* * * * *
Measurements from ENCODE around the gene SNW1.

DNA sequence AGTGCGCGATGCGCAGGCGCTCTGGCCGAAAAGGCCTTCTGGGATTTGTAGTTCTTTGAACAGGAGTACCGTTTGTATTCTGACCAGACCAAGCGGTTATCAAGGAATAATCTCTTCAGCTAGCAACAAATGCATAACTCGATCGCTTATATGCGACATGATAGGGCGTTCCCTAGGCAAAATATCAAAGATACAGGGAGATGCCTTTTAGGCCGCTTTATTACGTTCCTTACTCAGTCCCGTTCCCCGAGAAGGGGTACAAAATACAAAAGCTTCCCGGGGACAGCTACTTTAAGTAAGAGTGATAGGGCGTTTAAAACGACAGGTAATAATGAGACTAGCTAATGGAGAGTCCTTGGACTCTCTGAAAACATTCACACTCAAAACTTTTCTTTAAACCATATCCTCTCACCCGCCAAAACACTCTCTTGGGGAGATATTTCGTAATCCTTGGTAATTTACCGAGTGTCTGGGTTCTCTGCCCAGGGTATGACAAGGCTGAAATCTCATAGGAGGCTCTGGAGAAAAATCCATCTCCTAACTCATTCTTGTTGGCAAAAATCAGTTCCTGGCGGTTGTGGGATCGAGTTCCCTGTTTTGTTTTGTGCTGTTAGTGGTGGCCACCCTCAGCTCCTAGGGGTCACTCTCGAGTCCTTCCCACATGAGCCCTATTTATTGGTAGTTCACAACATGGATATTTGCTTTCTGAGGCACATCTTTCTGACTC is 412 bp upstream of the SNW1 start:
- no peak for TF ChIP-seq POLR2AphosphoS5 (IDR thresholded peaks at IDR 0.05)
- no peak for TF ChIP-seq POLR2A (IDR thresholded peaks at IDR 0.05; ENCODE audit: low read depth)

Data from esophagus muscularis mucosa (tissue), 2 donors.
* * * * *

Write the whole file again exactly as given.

Measurements from ENCODE around the gene SNW1.

DNA sequence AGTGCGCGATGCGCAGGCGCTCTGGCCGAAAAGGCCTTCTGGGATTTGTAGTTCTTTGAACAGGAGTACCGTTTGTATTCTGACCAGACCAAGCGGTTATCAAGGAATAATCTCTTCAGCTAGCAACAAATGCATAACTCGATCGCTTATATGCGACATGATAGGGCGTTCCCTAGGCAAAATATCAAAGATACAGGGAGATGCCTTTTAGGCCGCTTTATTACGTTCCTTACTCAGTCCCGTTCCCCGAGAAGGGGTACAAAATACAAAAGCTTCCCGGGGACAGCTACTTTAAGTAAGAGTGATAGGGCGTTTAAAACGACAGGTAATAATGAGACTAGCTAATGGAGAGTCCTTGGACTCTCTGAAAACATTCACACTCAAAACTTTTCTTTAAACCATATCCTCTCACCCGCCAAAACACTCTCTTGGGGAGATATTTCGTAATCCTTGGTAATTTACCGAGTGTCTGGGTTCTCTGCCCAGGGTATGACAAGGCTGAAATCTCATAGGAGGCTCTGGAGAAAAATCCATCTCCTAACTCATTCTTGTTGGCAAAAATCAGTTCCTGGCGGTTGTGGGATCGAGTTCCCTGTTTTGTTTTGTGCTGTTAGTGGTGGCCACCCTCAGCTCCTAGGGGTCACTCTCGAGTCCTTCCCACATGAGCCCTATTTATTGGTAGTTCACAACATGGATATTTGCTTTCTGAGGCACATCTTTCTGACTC is 412 bp upstream of the SNW1 start:
- no peak for TF ChIP-seq POLR2AphosphoS5 (IDR thresholded peaks at IDR 0.05)
- no peak for TF ChIP-seq POLR2A (IDR thresholded peaks at IDR 0.05; ENCODE audit: low read depth)

Data from esophagus muscularis mucosa (tissue), 2 donors.